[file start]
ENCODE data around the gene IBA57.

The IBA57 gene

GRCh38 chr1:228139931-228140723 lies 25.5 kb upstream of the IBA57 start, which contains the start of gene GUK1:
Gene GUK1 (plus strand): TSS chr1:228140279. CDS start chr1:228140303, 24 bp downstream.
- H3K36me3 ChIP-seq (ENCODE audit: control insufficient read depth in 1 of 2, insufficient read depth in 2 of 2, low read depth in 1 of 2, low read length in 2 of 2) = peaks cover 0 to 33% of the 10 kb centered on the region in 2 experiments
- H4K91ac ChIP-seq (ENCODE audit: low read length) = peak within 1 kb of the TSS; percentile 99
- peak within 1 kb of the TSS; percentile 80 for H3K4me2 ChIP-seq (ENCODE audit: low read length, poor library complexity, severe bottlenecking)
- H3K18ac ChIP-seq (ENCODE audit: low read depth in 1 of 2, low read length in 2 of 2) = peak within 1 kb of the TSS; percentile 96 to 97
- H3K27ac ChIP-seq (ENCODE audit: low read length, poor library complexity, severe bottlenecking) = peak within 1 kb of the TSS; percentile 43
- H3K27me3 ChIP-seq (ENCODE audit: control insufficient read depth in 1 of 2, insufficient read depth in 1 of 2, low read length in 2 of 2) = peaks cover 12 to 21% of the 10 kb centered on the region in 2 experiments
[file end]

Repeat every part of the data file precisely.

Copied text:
ENCODE data around the gene IBA57.

The IBA57 gene

GRCh38 chr1:228139931-228140723 lies 25.5 kb upstream of the IBA57 start, which contains the start of gene GUK1:
Gene GUK1 (plus strand): TSS chr1:228140279. CDS start chr1:228140303, 24 bp downstream.
- H3K36me3 ChIP-seq (ENCODE audit: control insufficient read depth in 1 of 2, insufficient read depth in 2 of 2, low read depth in 1 of 2, low read length in 2 of 2) = peaks cover 0 to 33% of the 10 kb centered on the region in 2 experiments
- H4K91ac ChIP-seq (ENCODE audit: low read length) = peak within 1 kb of the TSS; percentile 99
- peak within 1 kb of the TSS; percentile 80 for H3K4me2 ChIP-seq (ENCODE audit: low read length, poor library complexity, severe bottlenecking)
- H3K18ac ChIP-seq (ENCODE audit: low read depth in 1 of 2, low read length in 2 of 2) = peak within 1 kb of the TSS; percentile 96 to 97
- H3K27ac ChIP-seq (ENCODE audit: low read length, poor library complexity, severe bottlenecking) = peak within 1 kb of the TSS; percentile 43
- H3K27me3 ChIP-seq (ENCODE audit: control insufficient read depth in 1 of 2, insufficient read depth in 1 of 2, low read length in 2 of 2) = peaks cover 12 to 21% of the 10 kb centered on the region in 2 experiments